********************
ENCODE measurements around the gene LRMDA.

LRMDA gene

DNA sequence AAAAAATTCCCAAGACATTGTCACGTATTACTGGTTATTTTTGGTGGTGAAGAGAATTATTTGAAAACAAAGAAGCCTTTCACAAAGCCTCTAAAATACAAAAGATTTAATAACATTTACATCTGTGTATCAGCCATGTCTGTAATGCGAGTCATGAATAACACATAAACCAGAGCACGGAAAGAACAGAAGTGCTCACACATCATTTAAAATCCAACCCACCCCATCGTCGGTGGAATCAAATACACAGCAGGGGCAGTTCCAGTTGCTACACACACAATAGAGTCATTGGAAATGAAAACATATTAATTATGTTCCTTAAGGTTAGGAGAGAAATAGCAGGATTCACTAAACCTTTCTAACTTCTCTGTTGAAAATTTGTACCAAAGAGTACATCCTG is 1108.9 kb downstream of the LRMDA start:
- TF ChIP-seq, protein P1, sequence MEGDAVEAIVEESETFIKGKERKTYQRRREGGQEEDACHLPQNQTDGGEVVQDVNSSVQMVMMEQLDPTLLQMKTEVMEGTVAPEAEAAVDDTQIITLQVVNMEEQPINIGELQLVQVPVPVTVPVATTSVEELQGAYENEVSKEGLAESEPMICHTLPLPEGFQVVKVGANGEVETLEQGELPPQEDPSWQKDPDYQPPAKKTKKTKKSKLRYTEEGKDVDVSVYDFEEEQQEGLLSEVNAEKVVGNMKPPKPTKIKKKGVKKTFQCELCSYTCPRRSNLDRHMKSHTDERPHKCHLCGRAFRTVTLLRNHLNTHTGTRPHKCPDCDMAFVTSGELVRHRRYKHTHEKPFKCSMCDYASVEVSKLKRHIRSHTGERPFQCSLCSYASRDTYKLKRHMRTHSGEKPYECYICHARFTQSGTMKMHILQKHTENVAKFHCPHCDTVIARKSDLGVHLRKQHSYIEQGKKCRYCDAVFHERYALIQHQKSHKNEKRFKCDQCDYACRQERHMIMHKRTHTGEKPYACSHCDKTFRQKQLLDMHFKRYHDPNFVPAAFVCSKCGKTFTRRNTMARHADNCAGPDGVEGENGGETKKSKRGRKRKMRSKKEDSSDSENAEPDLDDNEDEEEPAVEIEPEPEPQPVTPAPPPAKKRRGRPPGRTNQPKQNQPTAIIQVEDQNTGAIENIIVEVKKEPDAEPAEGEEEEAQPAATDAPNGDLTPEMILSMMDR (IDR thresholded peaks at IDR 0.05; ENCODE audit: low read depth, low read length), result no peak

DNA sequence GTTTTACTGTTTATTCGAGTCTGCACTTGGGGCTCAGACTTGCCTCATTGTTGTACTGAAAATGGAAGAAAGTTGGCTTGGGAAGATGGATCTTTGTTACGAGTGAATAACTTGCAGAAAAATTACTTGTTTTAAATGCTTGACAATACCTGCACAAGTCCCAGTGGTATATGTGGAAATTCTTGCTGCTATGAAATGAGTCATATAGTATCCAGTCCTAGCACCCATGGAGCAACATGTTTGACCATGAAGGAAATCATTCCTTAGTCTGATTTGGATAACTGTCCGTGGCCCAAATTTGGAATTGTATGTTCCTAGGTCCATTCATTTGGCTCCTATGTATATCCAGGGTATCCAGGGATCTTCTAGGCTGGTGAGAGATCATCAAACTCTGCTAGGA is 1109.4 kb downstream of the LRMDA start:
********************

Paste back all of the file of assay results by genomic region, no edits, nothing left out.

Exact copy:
ENCODE measurements around the gene LRMDA.

LRMDA gene

DNA sequence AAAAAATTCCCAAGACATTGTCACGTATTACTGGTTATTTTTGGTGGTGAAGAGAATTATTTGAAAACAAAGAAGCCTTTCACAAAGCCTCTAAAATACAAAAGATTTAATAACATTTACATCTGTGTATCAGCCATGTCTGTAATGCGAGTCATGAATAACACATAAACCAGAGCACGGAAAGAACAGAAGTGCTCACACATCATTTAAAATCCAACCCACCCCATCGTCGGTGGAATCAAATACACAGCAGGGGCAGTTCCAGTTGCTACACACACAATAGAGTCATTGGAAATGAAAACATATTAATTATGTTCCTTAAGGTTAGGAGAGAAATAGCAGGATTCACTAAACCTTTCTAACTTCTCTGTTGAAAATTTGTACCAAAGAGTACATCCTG is 1108.9 kb downstream of the LRMDA start:
- TF ChIP-seq, protein P1, sequence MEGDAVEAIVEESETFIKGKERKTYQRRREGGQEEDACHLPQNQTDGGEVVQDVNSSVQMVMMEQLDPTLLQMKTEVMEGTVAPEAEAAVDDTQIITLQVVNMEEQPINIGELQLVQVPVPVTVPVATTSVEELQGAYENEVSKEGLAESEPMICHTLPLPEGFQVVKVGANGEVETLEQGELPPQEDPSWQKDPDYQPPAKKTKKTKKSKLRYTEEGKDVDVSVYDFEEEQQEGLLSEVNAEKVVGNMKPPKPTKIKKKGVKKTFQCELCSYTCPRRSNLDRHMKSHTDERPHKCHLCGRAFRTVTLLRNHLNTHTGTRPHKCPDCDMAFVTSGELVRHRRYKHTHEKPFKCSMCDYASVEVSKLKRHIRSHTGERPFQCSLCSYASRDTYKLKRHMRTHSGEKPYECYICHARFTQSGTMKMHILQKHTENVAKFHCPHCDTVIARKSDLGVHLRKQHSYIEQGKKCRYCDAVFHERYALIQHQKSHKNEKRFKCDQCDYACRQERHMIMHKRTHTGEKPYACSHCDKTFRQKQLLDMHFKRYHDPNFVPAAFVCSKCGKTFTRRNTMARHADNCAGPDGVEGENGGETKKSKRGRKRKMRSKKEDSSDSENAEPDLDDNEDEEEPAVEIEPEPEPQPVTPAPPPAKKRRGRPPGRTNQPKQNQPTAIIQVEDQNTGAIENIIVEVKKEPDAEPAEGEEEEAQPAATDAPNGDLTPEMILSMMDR (IDR thresholded peaks at IDR 0.05; ENCODE audit: low read depth, low read length), result no peak

DNA sequence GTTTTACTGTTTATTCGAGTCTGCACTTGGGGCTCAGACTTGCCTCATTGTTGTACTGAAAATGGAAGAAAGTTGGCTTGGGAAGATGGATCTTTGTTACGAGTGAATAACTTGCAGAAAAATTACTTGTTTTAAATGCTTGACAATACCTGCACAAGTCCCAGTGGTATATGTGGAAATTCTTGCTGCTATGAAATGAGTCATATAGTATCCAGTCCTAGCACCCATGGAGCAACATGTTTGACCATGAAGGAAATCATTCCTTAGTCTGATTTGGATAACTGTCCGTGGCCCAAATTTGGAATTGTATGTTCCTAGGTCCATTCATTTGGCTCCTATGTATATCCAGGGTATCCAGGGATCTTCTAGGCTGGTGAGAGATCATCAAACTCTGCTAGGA is 1109.4 kb downstream of the LRMDA start: